Concerns are rising in India about its 2019-20 pulse crops.
The Western Producer has already noted that heavy rain and flooding at the end of the monsoon season damaged crops including pulses in some states.
This raises the potential for India to import more pulses in 2020 but much depends on whether the government there will relax its various restrictions on pulse imports and on the weather during the winter growing season.
Even before the autumn flooding, India’s government expected a smaller summer, or kharif, pulse crop.
The official first advanced estimate of the summer crops released in September pegged kharif pulse production at 8.23 million tonnes, down from last year’s 8.59 million and 2017-18’s 9.22 million. The estimate was also well off the government’s target of 10.1 million tonnes.
Some analysts believe the next advance estimate will show summer production closer to 7.6 million tonnes.
The hardest hit crops were moong beans and particularly urad production, which might be slashed by half.
Last week, the Indian Pulses and Grains Association asked the central government to increase the import quota by 600,000 tonnes, including 200,000 tonnes each of urad, moong and yellow peas.
Neighbouring Myanmar, which also grows urad, might be the biggest beneficiary if India allows increased imports, but Canada might get some of the yellow pea business.
The official target for dry season winter, or rabi, pulse production is an ambitious 16.2 million tonnes but the weather has implications for that crop too. Good soil moisture and full irrigation reservoirs following the wet autumn should support yields but in many areas it is still too wet to seed.
As of Nov. 22, winter pulse seeding was 19.3 percent behind the normal pace.
The winter pulses are types such as chickpeas and lentils that more directly compete against the pulses grown in Canada.
Another factor going against winter pulse seeding is the high support level for wheat. The government this season lifted the support price 4.6 percent to 19,250 rupees per tonne, or $357 converted to Canadian dollars. The strong price is expected to cause farmers to seed more wheat at the expense of other winter crops.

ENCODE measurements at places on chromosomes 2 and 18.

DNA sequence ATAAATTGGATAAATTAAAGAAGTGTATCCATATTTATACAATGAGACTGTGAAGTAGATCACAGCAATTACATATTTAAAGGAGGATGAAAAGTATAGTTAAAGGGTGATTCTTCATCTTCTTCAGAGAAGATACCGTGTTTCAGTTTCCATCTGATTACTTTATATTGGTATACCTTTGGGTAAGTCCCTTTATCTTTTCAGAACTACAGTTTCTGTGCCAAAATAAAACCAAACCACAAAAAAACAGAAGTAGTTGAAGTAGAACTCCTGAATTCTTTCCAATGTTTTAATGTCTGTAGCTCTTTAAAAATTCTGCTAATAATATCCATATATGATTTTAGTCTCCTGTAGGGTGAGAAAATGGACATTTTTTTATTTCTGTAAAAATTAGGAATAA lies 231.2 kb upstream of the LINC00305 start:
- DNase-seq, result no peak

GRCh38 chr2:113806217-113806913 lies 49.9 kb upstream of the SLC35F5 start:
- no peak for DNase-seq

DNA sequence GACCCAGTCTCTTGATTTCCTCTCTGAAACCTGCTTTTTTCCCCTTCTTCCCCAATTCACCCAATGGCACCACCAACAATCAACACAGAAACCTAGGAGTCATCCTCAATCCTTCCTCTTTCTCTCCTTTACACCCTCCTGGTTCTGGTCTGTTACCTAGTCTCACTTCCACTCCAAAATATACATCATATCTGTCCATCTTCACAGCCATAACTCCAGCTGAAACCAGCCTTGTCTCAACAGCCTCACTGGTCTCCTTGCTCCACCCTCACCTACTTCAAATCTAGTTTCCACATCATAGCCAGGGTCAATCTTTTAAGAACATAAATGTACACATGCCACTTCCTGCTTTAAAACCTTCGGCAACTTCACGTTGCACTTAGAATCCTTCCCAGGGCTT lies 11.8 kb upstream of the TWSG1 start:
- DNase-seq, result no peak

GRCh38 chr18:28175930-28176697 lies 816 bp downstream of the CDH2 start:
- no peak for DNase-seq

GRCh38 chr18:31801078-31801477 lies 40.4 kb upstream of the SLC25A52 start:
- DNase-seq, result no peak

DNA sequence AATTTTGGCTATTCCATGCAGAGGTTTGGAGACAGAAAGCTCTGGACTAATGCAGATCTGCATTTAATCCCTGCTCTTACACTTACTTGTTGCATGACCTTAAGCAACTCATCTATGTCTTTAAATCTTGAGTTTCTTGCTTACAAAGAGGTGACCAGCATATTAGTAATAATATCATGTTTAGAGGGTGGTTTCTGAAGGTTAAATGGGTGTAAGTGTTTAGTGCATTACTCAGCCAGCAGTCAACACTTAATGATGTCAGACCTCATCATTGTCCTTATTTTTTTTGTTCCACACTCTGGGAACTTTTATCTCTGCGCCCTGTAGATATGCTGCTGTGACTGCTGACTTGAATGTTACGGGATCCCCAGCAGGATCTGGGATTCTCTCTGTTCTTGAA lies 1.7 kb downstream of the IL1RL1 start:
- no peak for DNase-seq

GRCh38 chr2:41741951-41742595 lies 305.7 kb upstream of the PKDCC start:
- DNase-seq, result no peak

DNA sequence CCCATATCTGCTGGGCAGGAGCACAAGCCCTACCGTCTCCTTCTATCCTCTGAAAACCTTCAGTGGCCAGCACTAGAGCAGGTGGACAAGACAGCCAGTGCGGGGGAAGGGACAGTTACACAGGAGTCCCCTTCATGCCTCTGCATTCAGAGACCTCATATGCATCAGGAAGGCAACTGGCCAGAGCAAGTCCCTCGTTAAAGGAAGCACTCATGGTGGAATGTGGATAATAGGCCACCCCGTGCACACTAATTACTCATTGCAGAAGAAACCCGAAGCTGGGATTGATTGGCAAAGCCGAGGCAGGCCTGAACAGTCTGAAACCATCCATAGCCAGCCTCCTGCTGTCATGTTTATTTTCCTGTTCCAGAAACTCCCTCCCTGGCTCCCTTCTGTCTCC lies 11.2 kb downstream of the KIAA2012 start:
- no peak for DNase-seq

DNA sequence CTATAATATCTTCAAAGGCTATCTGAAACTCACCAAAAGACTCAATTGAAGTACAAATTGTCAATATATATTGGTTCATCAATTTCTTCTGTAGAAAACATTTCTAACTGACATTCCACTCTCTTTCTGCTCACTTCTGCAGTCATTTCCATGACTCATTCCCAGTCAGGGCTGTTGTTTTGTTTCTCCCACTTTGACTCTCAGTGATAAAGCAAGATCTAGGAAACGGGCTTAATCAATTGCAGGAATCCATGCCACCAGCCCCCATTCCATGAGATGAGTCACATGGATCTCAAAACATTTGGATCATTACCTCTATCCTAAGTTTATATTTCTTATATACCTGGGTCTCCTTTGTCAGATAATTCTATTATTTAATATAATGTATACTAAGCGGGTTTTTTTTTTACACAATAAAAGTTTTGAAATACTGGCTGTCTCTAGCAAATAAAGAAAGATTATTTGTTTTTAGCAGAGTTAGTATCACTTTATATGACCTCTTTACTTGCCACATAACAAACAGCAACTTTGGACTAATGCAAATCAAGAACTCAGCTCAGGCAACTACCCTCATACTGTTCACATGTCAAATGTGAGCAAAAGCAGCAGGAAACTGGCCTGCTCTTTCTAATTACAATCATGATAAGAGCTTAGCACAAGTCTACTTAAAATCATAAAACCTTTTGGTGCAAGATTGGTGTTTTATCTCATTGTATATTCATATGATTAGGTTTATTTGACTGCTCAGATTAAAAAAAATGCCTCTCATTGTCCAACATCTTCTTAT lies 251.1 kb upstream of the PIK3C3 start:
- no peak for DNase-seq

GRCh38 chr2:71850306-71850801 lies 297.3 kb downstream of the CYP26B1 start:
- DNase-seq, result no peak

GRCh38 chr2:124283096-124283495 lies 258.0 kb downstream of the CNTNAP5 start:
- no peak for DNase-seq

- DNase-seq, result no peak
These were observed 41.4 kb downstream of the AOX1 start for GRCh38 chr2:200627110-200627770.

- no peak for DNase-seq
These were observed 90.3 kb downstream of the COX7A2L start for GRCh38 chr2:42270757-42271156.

As for all pulses, the government’s goal for the combined summer and winter crops was 26.3 million tonnes, which would have been a record and far greater that what was the norm only a few years ago.
Before the government raised the floor price and implemented other incentives for pulse production in 2016-17 to promote self-sufficiency, production ranged roughly between 14 million and 19 million tonnes, which was a major shortfall considering Indians consume about 24 million tonnes a year.
The incentive programs and a string of good monsoons saw production jump to 23.1 million in 2016-17, 25.4 million in 2017-18 and 23.4 million last year.
With domestic production close to matching consumption, India did not need large pulse imports that would undercut domestic prices. It instituted several barriers such as quotas and the limits on fumigated product.
Canada, Australia and the United States are challenging India’s domestic support for pulses and the trade restrictions at the World Trade Organization.
One aspect of the complaint regards the way India reports its Market Price Support to the WTO.
Canada and the U.S. complain that by converting the MPS to U.S. dollars and including only the volume that the government actually buys, India substantially under reports the impact of the domestic support. India’s method of calculating support indicated that it was worth only 1.5 percent of the total value of production whereas the complaint says a more realistic calculation puts the support at between 31 and 85 percent of the total value, well above the level that India must follow under WTO rules.
New information about the complaints was filed with the agriculture committee of the WTO as recently as the end of October but there is no way to know when the issue will be resolved.
I doubt that we will ever see a return to the glory days of Canadian pulse exports to India. It is now serious about self-sufficiency and is unlikely to backtrack. If Canada and partners do win at the WTO it will likely result in more hassle-free, but modest Indian pulse imports except in years when they have severe weather problems.
When India mostly disappeared from the international pulse market in 2017 Canadian exports took a massive hit.
But they are performing better this year than in the past two years.
As of week 16, bulk exports of peas to all destinations stood at slightly more than one million tonnes, up 50 percent over the same point last year and the best pace in three years but still well behind 2016, according to Canadian Grain Commission statistics.
Lentil bulk exports stood at 248,000 tonnes, up 77 percent from the same point last year and also the best pace since 2016.
India is still the biggest export market for Canadian lentils but China is the biggest foreign buyer of peas.